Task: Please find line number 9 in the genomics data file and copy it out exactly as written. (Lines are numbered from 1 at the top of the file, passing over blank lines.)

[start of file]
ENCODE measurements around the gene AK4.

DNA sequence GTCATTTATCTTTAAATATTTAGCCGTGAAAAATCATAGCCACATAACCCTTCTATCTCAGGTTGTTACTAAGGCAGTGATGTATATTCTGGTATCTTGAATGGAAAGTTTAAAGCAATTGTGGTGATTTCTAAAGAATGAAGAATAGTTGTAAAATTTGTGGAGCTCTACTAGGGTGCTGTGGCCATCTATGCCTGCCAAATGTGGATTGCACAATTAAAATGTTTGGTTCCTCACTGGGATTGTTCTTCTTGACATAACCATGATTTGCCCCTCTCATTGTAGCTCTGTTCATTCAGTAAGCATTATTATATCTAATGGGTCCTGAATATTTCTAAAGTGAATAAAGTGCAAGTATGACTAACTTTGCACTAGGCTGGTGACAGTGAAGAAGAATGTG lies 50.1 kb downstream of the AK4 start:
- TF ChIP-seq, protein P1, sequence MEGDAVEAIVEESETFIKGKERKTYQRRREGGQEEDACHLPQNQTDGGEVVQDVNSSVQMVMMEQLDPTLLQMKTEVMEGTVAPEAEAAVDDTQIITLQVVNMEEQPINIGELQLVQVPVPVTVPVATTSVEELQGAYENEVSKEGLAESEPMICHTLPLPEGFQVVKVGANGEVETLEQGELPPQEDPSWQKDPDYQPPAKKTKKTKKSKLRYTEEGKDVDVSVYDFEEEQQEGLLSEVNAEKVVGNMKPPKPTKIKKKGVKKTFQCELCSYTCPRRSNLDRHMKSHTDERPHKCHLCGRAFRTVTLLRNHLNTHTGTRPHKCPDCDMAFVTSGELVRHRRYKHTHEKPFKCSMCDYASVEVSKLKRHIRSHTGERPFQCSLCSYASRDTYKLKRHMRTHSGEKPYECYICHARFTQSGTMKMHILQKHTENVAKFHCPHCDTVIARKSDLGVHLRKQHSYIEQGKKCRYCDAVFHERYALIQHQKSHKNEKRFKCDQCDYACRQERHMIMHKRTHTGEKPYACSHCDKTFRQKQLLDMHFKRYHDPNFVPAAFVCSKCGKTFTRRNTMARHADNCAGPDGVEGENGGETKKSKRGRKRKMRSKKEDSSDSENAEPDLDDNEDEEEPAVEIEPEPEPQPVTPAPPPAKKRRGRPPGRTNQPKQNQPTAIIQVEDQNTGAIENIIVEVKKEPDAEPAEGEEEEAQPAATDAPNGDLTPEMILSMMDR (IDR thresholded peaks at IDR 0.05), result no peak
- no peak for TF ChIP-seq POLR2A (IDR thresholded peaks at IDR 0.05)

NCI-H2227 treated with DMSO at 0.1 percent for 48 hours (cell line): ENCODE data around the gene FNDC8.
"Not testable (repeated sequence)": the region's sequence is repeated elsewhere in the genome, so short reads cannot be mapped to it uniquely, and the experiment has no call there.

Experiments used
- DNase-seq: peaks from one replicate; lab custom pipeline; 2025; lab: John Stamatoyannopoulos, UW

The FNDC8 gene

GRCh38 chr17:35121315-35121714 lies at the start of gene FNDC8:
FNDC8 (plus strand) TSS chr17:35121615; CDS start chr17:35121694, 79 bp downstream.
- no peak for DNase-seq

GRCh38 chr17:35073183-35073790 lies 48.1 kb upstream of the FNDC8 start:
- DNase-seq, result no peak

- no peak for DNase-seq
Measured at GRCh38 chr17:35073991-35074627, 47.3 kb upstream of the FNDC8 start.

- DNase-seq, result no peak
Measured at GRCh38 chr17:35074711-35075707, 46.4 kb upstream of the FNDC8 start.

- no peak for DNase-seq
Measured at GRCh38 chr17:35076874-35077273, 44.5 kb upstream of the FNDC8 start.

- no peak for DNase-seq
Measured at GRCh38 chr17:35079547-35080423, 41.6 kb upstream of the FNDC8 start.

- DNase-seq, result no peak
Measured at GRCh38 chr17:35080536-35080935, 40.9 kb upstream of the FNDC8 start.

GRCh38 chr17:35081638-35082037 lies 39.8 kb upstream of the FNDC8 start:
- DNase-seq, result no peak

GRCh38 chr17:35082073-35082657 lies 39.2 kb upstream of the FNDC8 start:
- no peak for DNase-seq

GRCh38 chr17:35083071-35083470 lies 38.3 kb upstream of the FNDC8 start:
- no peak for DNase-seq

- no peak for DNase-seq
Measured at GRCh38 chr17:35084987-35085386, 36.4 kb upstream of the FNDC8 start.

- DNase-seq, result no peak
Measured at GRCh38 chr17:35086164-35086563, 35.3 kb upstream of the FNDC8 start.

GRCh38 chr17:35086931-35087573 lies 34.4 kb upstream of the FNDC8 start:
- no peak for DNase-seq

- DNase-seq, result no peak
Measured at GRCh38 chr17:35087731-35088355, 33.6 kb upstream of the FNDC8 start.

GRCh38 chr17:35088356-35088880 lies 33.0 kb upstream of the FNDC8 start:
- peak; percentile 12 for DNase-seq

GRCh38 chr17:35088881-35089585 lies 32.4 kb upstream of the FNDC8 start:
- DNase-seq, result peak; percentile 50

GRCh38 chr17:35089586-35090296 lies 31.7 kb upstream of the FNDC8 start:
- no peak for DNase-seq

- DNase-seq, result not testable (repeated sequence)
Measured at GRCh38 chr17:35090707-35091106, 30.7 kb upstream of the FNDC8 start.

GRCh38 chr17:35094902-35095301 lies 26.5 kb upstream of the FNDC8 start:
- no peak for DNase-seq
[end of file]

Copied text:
The FNDC8 gene